3. Agreed on all points and thanks for including Starved For Attention in the discussion. My comments are not intended to be argumentative, but rather to expand and illustrate your points in the context of malnutrition, addressing how photography can contribute to understanding issues and inspiring action. I agree that the responsibility to understand doesn’t rest solely with the viewer, it is indeed shared by all participants in the process, as is the appreciation of the aesthetic elements that are intrinsic to the medium.

  4. Hi David,

    I was wondering whether your article
    “The Iconography of Famine” in Picturing Atrocity: Reading Photographs in Crisis, edited by Geoffrey Batchen, Mick Gidley, Nancy K. Miller, Jay Prosser (London: Reaktion Books, 2011)

    is still forthcoming or published already?

    I’d like to mention it and put a link to it, just wanted to know whether its out yet or not.

    I’m setting up a blog and will mention your engaging posts on this theme in the first writing.

    Thanks,
    Dusan

  1. [...] Stereotypes that Move: The iconography of famine [...]

  2. [...] and context. # Is it because photographers lack imagination? I don’t think so. As I’ve written before on this topic, it is more a product of the fact that the media generally is caught in a tragic conundrum: # [...]

  3. [...] # In the OPEN-i debate Jon argued that these photographs “show you what’s going on.” I think that the stereotypes are politically necessary in certain contexts, and it’s possible to make a case for their use, as Tyler Hicks and Bill Keller of the New [...]

  4. [...] Stereotypes that Move: in a forthcoming essay on the iconography of famine (which prompted my earlier post on famine photographs and the need for careful critique, and is attached to this post on stereotypes) I have examined the portraits of atrocity that represented the 2002 Malawi famine and which later circulated in charity appeals and the 2005 Live 8 campaign, especially the photographs of a young boy called Luke Piri taken by The Daily Mirror‘s staff photographer Mike Moore. The easy conclusion of this analysis is that famine iconography should be roundly condemned as simplistic, reductionist, colonial and even racist. But before we are satisfied with this comprehensive rebuke we have to ask three difficult questions. First, would we be better off without these photographs altogether? Second, if we want to dispense with the negative, what is the alternative that should take its place if, as I’ve argued earlier, we don’t want to fall into the trap of prompting an equally simplistic ‘positive’ image? And third, what happens if the iconography of famine is politically necessary in certain contexts? [...]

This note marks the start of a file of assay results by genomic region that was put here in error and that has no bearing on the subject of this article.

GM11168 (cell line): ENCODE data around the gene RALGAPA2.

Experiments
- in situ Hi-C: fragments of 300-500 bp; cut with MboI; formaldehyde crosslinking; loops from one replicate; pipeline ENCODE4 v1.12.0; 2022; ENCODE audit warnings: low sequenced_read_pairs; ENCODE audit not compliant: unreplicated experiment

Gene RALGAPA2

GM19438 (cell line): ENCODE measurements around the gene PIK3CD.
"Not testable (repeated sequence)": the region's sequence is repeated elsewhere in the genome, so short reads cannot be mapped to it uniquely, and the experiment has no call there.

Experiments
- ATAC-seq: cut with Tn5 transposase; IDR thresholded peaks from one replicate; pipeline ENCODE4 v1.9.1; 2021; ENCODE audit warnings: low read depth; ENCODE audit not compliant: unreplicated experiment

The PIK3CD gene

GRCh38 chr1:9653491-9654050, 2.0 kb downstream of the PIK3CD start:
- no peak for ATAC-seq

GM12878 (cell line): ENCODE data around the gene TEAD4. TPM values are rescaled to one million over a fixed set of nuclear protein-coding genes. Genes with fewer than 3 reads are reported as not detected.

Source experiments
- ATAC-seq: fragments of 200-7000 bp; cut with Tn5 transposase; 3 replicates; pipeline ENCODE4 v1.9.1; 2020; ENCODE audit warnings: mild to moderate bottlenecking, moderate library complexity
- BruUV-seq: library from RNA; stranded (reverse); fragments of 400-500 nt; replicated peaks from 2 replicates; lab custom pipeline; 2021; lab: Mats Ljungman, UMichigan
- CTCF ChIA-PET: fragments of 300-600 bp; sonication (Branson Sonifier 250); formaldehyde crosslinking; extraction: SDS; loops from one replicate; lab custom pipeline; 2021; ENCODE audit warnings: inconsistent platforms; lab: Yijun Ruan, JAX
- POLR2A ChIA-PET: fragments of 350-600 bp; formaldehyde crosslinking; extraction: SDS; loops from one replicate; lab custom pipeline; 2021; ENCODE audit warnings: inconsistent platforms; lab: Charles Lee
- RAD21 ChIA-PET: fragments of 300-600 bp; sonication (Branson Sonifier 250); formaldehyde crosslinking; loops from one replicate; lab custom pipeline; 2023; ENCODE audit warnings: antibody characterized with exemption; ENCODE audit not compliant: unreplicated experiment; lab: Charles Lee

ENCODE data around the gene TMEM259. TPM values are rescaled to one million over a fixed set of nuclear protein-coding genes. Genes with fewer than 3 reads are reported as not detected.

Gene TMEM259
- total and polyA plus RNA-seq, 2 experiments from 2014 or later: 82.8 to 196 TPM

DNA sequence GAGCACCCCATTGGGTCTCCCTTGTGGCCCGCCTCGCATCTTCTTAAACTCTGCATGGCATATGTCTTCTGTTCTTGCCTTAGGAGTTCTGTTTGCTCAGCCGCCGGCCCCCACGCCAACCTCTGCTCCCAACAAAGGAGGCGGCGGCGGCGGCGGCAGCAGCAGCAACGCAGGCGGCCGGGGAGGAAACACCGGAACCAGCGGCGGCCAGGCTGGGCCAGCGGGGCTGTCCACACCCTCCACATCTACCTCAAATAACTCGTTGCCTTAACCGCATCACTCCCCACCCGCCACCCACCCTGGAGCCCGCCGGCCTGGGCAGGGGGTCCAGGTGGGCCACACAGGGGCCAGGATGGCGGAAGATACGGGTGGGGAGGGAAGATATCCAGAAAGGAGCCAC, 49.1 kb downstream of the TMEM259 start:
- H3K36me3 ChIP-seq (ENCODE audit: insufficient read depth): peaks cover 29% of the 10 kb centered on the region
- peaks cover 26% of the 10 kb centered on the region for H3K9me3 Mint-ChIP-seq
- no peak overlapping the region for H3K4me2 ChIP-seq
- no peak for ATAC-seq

5. [...] among many other problems, has to be addressed (see my earlier posts on famine icons here and here for how this argument can proceed). It’s just that labelling these concerns ‘pornography’ [...]

  6. [...] the OPEN-i debate Jon argued that these photographs “show you what’s going on.” I think that the stereotypes are politically necessary in certain contexts, and it’s possible to make a case for their use, as Tyler Hicks and Bill Keller of the New [...]